October 05, 2019


(ABC, September 12-December 19, 1987)

Nelvana Ltd., Those Characters From Cleveland, Telefilm Canada

Jeff McGibbon – Monster
Sunny Besen Thrasher – Max Smith
Alyson Court – Jill Smith
Stuart Stone – Chuckie
Dan Hennessey – Beastur
Colin Fox – Mr. Hinkle
Tracey Moore – Princess

            Created by AmToys, a subsidiary of American Greetings, My Pet Monster was a plush doll targeted towards boys; the first of its kind. Designed to be simultaneously cute and terrifying, the large doll came came with bright orange manacles that had a trick link that would allow the simulation of his escaping from them. The manacles could also be removed and worn by kids to act like the monster themselves.

            To promote the doll, American Greetings went all-out for a major media push by commissioning a direct-to-video live-action special based on the toy. It was produced by Nelvana with The Global Television Network and Telefilm Canada. Also titled My Pet Monster, the special finds young Max Smith (Sunny Besen Thrasher) being transformed into a monster whenever he was hungry due to a strange statue in a museum. Dr. Snyder (Colin Fox), the man who found and brought back the statues, sought to capture Max to prove that the legends of their power were true and to validate his work. The special was written by J.D. Smith and directed by Timothy Bond. It would be released onto VHS by Hi-Tops Video with the doll in 1986.

Monster with Chuckie, Max and Jill.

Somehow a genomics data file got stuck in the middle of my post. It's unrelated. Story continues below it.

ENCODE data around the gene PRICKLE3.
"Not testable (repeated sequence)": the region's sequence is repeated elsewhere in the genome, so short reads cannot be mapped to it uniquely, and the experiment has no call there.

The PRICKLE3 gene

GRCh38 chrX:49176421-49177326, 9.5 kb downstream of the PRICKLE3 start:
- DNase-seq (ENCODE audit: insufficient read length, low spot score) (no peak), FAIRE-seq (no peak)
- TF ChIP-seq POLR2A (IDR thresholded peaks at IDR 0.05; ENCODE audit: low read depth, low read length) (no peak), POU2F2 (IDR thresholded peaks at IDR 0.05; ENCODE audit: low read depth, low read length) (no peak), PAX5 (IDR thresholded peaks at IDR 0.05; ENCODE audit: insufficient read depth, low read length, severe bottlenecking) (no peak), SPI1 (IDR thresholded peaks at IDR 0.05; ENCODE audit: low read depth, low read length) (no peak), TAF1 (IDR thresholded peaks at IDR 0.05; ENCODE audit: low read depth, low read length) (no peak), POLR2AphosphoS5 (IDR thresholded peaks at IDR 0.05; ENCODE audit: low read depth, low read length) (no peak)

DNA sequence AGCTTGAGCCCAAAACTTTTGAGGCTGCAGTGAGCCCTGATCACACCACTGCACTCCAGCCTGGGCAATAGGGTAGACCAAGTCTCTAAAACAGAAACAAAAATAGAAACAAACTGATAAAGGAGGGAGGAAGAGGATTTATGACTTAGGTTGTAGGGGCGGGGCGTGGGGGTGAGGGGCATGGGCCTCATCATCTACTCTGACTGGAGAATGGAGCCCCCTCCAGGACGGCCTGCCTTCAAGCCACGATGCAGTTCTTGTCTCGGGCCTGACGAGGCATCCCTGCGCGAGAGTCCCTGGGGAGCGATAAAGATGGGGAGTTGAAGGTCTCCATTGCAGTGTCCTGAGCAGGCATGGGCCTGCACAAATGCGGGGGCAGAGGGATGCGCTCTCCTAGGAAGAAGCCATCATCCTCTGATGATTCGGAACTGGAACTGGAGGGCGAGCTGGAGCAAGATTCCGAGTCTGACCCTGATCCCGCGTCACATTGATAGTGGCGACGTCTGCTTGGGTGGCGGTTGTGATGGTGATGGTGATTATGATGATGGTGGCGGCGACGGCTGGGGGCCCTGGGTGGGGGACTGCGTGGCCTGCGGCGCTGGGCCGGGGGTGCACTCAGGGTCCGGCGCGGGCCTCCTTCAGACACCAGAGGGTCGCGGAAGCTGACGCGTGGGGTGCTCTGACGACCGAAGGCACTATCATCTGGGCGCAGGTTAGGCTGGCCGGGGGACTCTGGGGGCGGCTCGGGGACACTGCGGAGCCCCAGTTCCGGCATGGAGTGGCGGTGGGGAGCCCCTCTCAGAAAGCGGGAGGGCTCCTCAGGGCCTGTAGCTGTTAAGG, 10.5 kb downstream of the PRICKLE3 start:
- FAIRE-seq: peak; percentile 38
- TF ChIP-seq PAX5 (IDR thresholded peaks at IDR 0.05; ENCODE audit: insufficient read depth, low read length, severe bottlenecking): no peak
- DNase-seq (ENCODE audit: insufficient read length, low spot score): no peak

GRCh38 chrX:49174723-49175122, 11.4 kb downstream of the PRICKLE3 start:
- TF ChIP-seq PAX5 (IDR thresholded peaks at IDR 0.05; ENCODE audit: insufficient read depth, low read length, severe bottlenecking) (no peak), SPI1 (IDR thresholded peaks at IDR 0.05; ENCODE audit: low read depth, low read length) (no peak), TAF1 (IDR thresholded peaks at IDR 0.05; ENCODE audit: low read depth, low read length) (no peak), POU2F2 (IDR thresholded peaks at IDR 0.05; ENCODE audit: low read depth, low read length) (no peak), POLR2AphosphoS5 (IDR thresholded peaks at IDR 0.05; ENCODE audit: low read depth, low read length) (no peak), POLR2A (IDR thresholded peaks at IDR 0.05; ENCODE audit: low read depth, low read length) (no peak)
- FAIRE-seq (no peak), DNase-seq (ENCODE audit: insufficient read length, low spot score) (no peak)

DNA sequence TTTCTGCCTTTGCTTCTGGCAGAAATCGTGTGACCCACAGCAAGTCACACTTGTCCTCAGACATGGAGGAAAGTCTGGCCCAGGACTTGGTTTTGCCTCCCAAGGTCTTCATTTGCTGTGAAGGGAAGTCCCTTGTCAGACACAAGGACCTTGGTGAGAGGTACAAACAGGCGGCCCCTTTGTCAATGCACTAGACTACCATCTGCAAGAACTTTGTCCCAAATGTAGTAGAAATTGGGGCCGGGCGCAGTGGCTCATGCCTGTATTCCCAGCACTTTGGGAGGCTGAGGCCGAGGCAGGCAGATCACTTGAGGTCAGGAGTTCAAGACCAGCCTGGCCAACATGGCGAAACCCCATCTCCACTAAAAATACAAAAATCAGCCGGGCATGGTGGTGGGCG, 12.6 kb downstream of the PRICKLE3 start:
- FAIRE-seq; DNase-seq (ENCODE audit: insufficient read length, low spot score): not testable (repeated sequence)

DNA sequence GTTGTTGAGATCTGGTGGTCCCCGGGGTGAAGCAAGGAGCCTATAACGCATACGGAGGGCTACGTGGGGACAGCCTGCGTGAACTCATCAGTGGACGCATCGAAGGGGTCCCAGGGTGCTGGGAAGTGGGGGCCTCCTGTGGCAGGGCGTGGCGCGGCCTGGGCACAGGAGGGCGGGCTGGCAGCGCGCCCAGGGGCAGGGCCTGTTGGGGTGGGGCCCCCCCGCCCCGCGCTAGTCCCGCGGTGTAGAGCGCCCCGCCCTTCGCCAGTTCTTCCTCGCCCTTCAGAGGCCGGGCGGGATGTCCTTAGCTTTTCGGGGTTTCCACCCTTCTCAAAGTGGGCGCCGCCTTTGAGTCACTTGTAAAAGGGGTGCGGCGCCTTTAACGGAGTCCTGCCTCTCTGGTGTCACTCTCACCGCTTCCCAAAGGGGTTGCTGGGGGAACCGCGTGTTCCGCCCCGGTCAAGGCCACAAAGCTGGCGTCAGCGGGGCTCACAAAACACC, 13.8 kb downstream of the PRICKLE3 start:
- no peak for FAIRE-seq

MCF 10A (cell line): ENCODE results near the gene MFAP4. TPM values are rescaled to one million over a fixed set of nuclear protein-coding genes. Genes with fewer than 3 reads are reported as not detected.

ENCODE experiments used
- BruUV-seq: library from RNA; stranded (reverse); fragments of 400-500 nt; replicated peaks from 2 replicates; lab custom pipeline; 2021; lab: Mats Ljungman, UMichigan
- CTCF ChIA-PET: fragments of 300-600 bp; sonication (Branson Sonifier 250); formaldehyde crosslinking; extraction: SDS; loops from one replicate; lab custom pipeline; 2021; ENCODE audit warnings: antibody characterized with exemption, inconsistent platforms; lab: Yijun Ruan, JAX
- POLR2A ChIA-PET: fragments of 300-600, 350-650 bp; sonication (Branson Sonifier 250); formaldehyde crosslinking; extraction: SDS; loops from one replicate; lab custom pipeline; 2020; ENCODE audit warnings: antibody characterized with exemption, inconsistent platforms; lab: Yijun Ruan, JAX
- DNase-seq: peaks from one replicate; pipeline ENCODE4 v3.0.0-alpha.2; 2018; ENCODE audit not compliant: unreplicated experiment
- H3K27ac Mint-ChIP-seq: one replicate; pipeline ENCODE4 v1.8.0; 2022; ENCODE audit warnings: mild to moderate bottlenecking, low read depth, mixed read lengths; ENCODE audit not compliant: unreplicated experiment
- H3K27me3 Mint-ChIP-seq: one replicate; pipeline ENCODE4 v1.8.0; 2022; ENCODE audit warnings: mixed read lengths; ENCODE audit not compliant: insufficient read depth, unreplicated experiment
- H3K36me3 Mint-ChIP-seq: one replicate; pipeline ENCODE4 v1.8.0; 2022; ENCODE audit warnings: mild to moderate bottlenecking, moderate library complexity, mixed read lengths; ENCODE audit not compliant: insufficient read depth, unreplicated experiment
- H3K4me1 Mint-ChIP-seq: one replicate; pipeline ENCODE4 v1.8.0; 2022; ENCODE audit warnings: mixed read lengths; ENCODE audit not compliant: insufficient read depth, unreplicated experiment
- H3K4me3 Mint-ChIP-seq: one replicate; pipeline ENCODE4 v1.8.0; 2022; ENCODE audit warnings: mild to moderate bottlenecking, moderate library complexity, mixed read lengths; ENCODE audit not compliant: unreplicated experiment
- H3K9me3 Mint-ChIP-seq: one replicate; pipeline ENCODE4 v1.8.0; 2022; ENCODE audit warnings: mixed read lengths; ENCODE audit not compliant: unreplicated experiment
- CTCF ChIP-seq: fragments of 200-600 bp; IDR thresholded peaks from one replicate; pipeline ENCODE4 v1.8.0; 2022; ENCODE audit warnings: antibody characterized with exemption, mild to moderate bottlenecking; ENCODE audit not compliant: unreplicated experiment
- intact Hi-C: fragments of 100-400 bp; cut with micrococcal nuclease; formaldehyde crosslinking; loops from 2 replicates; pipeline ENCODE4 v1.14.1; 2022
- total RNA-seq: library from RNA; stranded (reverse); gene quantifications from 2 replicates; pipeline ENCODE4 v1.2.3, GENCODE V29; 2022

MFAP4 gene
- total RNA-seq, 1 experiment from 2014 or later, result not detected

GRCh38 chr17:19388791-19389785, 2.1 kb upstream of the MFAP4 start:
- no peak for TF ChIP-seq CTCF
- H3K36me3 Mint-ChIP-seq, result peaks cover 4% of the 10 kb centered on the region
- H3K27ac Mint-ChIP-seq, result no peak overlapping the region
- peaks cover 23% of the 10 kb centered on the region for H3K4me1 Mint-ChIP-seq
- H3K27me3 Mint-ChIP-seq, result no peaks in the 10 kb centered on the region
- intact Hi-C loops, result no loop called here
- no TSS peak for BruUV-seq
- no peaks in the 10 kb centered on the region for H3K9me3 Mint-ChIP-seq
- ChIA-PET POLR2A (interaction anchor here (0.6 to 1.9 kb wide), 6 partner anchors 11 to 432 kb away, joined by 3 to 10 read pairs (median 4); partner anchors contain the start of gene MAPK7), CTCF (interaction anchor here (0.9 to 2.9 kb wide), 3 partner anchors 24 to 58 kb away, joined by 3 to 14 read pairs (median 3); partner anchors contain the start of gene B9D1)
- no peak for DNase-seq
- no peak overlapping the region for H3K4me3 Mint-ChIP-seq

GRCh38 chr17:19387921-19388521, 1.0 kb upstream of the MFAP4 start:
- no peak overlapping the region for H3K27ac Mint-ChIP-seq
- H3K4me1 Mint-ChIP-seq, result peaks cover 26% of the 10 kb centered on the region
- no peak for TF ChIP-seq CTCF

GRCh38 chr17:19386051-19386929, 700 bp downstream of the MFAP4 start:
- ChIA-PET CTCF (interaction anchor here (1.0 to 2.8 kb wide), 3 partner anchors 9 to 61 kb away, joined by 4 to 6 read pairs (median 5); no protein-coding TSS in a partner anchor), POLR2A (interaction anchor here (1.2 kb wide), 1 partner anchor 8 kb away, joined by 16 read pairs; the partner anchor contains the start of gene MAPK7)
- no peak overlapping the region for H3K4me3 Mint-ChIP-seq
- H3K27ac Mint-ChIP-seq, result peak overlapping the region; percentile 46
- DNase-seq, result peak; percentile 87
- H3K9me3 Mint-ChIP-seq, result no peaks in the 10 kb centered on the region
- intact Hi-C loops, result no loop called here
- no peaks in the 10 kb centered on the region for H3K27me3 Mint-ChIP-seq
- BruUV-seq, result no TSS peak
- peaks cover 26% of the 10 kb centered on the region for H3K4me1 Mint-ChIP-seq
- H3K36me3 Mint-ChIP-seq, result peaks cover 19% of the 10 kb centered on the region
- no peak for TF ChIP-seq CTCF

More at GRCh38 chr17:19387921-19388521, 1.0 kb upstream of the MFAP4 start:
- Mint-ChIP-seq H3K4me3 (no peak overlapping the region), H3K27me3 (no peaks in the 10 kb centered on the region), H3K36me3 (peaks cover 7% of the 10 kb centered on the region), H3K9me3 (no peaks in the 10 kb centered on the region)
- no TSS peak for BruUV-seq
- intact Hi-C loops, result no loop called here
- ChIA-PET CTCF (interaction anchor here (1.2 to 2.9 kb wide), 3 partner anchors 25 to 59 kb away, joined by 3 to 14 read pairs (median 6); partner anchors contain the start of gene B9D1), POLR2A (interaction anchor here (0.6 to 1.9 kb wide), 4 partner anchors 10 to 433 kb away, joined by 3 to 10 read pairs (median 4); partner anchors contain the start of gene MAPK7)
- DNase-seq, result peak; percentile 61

The doll proved a hit, and American Greetings sought to keep up the momentum by commissioning Nelvana to expand the special into an animated series. However, changes were made to the overall concept. While it still featured Max (again played by Thrasher, although depicted as blonde and without glasses), this time Monster (Jeff McGibbon) was a separate entity that could become an inanimate toy when magical manacles were placed on him. The only others to know about the monster were Max’s sister, Jill (renamed from Melanie in the special and also made blonde, but again played by Alyson Court), and Max’s friend, Chuckie (Stuart Stone). Fox also returned as a new character: next door neighbor Mr. Hinkle who lived with his dog, Princess (Tracey Moore). Hinkle knew about Monster but always failed in trying to prove he existed to others. A new antagonist was introduced in the form of Beastur (Dan Hennessey), who came from Monsterland like Monster and sought to drag him back home by any means. Beastur was briefly mentioned in the special in relation to the statues.

Monster in toy mode.

            My Pet Monster debuted on ABC on September 12, 1987. The series was largely driven by the chaos that ensued by the kids trying to keep Monster a secret and Monster constantly trying to engage with the world with his limited understanding of how things worked. Other storylines also dealt with school bullies and monster hunters. Smith returned to write several episodes as well as assistant story-edited with Peter Sauder, who also wrote several scripts. The writing staff was rounded out by Mike Silvani, Steve Wright, Alan Swayze and John de Klein. Development of the characters was directed by George Chanter, Linda Edwards, Rochelle Lulow and Ralph Shaffer, and facilitated by Jim Elliot, Tom Jacobs, Cindy Moyer, Michael Robertson and Susan Trentel. John Welsman returned from the special to comprise the series’ score, but the theme was composed by Marvin Dolgay and Kevan Staples. Animation duties were handled by Hanho Heung-Up Company, Ltd.